# Tensor Products

In this article (and the next few), we will discuss tensor products of modules over a ring. Here is a motivating example of tensor products.

**Example**

If and are real vector spaces, then is the vector space with basis over . Hence it follows that .

Also is the complex vector space of all where . Thus .

These properties will be proven as we cover the theory.

Throughout this article, *A* is a fixed ring and all modules and linear maps are over *A*.

Definition.Given modules M, N, P, an A-

bilinear mapis a functionsuch that:

- for each , the function is A-linear;
- for each , the function is A-linear.

For example over the base ring , the **Euclidean inner product**

is bilinear. It is important to distinguish between a bilinear and a linear . For example, in a bilinear map, we must have for all while this is hardly ever true for a linear map.

Philosophically, we want the tensor product of *M* and *N* to be the module that classifies all bilinear maps from .

Definition.The

tensor productof modules M, N comprises of:where is a module, is a bilinear map, such that for any pair

where Q is a module and is bilinear, there is a unique linear map such that .

**Exercise A**

1. Prove that the tensor product is unique up to unique isomorphism.

2. For our initial example of , let *X* be the space of all with *a*, *b* real. Now take the bilinear

Compute the resulting .

# Construction

To prove that the tensor product exists for any *A*-modules *M* and *N*, let be the free *A*-module generated by as a set. The standard basis of *F* is denoted by for . Now let *P* be the quotient of *F* by the submodule generated by elements of the form:

over all . The map is defined by ; by definition of *P** *this is *A*-bilinear.

Lemma.The pair forms the tensor product of M and N.

**Proof**

Let *Q* be any module and be any bilinear map. We first define a linear by taking . This map factors through *P* because:

- by bilinearity of we have and thus takes to 0; Similarly it also takes all elements of the form , and to zero.

Hence we obtain a linear which takes . We have

and so .

To prove *f* is unique, since we must have . But the set of generates *F* so this proves uniqueness. ♦

**Note**

Let us set some notation. For the given , any and gives us , denoted by . The universal property of tensor product thus says the following.

- Any
*A*-bilinear induces a unique linear which sends .

From the explicit construction of the tensor product, we also have:

Corollary 1.The module is generated by over all and .

Every element of is thus a sum of various ; but in general not every element is of the form . Counter-examples should be easy to find if you take in the beginning of this article.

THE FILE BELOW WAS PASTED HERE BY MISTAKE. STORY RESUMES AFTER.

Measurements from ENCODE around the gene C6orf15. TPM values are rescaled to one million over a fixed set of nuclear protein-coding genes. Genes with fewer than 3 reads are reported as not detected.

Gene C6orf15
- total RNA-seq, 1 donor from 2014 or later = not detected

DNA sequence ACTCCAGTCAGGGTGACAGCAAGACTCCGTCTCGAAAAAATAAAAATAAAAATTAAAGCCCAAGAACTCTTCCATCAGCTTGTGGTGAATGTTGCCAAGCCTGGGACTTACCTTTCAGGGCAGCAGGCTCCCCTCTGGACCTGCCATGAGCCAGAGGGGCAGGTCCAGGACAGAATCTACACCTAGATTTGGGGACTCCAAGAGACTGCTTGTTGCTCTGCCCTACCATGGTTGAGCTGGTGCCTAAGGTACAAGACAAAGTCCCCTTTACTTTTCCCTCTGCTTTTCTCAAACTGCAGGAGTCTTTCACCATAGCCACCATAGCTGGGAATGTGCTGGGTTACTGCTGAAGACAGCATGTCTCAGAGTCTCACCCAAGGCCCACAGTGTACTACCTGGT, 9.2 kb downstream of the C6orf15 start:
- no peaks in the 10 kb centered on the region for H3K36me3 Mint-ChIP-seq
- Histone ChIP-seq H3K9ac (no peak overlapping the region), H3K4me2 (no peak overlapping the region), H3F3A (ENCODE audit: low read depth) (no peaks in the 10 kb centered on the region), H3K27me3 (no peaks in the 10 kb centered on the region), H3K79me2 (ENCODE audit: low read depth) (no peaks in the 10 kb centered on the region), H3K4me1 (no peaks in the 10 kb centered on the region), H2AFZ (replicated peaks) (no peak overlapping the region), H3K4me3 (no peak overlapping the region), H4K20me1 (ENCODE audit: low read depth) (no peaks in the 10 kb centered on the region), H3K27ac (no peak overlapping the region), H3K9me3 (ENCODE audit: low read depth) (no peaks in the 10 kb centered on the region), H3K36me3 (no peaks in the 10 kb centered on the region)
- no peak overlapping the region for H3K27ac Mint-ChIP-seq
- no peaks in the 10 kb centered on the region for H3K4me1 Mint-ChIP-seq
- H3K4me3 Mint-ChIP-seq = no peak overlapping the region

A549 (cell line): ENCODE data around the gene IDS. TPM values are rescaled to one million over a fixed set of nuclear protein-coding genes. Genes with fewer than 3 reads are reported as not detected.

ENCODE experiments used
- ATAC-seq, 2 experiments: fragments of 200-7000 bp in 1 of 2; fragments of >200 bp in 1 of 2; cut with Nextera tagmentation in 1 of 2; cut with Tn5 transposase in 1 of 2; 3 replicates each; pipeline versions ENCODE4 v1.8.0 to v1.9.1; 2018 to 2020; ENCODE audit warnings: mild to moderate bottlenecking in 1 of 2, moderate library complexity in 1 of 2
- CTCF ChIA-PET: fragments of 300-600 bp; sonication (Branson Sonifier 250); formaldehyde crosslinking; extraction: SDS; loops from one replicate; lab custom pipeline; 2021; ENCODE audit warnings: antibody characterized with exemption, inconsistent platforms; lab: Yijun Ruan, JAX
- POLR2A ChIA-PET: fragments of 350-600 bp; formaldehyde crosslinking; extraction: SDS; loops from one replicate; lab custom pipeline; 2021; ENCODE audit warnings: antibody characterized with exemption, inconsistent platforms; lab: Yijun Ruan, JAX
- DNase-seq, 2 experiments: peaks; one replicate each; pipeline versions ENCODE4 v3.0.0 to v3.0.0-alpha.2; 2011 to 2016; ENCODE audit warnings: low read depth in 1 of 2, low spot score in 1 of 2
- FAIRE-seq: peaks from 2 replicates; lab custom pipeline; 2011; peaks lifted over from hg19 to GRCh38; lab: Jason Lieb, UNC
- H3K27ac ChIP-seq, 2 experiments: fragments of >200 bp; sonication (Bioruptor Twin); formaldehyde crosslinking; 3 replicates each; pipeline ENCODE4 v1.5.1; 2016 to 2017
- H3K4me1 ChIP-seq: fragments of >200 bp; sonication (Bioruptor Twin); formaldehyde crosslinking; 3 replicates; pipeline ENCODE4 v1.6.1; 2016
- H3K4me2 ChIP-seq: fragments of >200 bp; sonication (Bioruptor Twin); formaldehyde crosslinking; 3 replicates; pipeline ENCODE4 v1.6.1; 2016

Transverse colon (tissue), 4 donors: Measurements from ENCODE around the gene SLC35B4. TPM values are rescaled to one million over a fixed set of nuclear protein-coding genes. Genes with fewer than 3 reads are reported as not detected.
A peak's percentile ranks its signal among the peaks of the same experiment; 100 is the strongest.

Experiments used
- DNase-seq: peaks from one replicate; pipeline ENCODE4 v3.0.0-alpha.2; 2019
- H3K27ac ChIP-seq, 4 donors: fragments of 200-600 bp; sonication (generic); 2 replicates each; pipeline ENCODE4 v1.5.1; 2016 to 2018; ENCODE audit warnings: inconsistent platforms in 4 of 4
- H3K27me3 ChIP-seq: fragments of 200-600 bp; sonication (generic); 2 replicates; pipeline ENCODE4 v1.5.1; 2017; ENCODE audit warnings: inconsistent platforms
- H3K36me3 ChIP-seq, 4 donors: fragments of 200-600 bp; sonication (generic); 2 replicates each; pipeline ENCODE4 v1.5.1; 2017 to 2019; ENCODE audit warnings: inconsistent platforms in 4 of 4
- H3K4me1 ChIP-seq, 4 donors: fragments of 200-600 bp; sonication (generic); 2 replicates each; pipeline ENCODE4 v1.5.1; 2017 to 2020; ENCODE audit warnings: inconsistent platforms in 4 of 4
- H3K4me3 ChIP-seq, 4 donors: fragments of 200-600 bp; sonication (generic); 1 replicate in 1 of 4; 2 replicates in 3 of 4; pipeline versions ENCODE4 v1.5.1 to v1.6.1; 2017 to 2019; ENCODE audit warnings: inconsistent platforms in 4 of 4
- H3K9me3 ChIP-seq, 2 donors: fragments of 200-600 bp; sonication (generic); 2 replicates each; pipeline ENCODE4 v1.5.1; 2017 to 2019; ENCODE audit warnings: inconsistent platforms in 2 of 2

**Exercise B**

Prove functoriality: if and are linear maps, they induce a linear satisfying . We denote this map by .

In other words, we get a covariant functor

Even if *f* is injective, is not injective in general. Thus the functor does not take injective maps to injective maps. An example will be given at the end of this article.

# Basic Properties

Now we prove some basic properties of the tensor product.

Proposition 1.For any module M, , where .

**Note**

The isomorphism is *natural*. To be exact, both sides are functorial in *M* and we get a natural isomorphism between the functors.

**Proof**

Let us construct *A*-linear maps

To define *f* we take the map , . This is easily checked to be *A*-bilinear so it induces an satisfying .

Defining *g* is easy: set , which is *A*-linear. It remains to show the maps are mutually inverse. Let , .

- We have due to bilinearity. Since the pure tensors generate we have .
- Also so too. ♦

Proposition 2.For any modules M, N, P, we have

**Note**

Again, this isomorphism is functorial in *M*, *N* and *P*.

**Proof**

Fix and consider the map which takes . This is an *A*-bilinear map so it induces a linear

Now the map which takes is *A*-bilinear so it induces a linear

Similarly, we can define a linear which takes . Thus takes elements of the form back to themselves; since these generate the whole module we have . Similarly . ♦

Proposition 3.For any modules M, N, we have

**Proof**

Exercise. ♦

**Example**

Consider , the multiplication-by-2 map. Taking gives us , still multiplication-by-2 but now it is the zero map. *Hence tensor products do not take injective maps to injective maps in general.*

In the statement ” Thus the functor – \otimes_A N does not take submodules to submodules. ” did you mean ” does not take injective maps to injective maps” ?

Agreed: that would be more accurate.